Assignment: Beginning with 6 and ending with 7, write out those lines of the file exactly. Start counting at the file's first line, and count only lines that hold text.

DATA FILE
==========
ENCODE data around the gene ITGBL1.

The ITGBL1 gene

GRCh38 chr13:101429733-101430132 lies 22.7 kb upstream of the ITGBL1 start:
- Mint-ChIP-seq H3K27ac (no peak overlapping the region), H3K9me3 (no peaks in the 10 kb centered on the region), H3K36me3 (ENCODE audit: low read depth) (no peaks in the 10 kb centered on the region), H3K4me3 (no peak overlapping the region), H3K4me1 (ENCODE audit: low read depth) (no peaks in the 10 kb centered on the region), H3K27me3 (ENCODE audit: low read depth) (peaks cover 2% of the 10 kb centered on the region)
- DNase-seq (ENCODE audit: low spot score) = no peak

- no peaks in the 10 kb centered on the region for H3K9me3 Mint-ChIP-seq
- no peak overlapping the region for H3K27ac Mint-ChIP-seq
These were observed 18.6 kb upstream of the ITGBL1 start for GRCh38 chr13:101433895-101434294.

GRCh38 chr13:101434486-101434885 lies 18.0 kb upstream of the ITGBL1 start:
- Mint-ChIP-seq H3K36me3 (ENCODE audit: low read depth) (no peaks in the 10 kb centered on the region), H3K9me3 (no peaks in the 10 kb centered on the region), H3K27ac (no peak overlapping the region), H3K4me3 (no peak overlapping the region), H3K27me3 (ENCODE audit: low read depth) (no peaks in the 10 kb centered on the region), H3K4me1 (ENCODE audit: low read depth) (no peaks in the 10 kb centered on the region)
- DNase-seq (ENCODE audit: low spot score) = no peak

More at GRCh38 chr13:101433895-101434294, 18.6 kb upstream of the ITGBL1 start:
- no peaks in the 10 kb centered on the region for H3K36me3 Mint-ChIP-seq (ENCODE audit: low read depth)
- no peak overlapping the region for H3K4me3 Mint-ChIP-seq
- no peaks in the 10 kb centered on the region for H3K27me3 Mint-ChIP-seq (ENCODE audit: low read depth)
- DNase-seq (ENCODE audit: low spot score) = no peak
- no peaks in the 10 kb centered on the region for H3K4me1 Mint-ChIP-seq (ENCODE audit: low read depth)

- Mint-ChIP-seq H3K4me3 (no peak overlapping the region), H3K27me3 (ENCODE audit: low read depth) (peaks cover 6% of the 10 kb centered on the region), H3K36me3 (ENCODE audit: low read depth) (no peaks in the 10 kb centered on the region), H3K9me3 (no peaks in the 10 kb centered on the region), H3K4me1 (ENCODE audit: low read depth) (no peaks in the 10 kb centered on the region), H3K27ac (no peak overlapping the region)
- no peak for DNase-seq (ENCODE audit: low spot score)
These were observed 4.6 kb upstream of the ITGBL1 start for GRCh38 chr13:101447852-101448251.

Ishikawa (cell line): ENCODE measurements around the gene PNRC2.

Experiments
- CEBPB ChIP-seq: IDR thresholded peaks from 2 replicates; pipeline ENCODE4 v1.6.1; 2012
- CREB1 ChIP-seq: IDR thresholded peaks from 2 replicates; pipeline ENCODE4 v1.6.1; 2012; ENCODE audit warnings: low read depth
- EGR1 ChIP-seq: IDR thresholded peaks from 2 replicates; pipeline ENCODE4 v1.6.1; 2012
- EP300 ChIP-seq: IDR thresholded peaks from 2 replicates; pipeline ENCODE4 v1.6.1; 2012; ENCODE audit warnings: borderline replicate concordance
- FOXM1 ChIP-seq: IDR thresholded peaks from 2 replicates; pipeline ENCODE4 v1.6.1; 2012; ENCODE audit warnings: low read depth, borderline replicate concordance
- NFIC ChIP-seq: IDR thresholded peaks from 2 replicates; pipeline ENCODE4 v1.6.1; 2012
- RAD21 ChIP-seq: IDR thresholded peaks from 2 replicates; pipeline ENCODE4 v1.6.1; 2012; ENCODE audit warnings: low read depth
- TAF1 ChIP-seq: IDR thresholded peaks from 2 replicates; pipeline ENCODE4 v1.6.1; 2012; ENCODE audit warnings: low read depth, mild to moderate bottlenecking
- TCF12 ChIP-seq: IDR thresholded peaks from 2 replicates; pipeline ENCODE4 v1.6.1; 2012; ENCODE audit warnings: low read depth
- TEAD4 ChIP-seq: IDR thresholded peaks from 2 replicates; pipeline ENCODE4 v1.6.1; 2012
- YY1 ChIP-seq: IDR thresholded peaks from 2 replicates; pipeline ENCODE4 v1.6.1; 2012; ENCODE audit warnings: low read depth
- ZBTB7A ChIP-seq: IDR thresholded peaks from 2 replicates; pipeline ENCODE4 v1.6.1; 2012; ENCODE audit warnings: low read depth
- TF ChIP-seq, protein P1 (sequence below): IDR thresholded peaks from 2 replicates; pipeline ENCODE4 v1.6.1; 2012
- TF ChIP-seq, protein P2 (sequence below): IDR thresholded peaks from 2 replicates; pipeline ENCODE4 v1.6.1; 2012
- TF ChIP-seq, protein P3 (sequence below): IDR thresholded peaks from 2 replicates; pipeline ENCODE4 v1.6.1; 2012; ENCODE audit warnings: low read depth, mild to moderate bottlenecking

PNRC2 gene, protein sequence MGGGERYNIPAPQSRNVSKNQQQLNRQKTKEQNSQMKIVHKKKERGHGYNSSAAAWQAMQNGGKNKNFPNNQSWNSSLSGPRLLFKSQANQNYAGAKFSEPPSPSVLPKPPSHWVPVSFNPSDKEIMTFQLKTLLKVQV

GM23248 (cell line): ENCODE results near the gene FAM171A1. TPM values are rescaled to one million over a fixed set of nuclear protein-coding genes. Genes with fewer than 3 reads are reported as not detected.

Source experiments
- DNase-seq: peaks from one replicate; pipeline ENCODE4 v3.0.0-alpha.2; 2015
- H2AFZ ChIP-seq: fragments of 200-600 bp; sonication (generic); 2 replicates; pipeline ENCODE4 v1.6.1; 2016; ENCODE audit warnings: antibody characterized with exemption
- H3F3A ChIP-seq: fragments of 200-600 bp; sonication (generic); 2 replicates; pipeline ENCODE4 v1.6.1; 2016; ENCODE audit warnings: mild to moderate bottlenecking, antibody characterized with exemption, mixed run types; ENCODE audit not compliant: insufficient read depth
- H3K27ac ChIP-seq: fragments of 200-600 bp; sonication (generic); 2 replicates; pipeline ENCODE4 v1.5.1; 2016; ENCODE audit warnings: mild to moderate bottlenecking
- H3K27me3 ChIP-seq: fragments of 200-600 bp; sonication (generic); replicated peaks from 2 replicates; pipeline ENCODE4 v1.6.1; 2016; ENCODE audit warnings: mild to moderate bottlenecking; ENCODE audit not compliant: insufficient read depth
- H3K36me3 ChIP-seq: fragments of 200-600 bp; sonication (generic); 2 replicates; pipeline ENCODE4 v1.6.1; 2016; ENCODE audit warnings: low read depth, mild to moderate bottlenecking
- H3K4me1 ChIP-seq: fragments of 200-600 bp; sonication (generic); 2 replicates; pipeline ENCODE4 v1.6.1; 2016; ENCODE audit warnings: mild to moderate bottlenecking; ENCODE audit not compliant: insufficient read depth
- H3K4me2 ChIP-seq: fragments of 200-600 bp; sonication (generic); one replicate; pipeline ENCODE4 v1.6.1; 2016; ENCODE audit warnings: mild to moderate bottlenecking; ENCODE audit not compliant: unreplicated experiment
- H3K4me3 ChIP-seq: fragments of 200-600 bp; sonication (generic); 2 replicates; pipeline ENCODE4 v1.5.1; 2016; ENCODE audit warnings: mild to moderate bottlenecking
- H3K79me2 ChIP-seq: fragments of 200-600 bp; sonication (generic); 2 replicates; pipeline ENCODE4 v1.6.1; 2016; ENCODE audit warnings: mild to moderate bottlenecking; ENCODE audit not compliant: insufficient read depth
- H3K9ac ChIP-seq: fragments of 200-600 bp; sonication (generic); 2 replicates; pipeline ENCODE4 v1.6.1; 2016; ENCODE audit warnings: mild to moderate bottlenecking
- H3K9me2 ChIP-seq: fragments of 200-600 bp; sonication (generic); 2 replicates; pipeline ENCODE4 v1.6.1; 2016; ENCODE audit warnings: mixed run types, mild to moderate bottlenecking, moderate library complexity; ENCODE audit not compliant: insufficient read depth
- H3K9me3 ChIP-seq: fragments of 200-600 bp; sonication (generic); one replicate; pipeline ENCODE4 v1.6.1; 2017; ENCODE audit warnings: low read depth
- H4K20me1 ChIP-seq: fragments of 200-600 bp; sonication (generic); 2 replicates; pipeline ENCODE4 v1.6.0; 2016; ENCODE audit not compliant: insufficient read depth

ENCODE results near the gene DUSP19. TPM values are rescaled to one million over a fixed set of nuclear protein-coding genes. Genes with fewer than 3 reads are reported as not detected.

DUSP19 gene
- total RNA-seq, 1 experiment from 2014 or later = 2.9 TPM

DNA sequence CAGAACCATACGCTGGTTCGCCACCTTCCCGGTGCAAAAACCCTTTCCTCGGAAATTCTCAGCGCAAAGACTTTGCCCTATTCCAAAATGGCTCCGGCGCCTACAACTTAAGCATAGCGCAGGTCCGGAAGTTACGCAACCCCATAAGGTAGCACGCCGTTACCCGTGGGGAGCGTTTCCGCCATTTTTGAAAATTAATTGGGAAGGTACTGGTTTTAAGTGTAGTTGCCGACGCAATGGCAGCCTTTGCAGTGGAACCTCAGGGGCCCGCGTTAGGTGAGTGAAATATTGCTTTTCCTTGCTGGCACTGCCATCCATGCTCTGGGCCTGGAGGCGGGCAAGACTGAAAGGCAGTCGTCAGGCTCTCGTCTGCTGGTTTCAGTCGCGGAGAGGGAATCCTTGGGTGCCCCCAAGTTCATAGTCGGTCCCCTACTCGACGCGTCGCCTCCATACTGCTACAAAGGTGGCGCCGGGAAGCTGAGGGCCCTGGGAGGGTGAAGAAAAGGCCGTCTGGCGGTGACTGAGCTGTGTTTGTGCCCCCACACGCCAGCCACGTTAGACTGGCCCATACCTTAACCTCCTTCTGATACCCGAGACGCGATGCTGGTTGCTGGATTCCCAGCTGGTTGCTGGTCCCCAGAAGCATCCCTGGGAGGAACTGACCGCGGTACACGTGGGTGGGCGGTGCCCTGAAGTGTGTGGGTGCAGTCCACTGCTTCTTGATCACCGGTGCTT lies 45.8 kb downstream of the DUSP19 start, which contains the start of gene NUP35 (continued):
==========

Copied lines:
- no peaks in the 10 kb centered on the region for H3K9me3 Mint-ChIP-seq
- no peak overlapping the region for H3K27ac Mint-ChIP-seq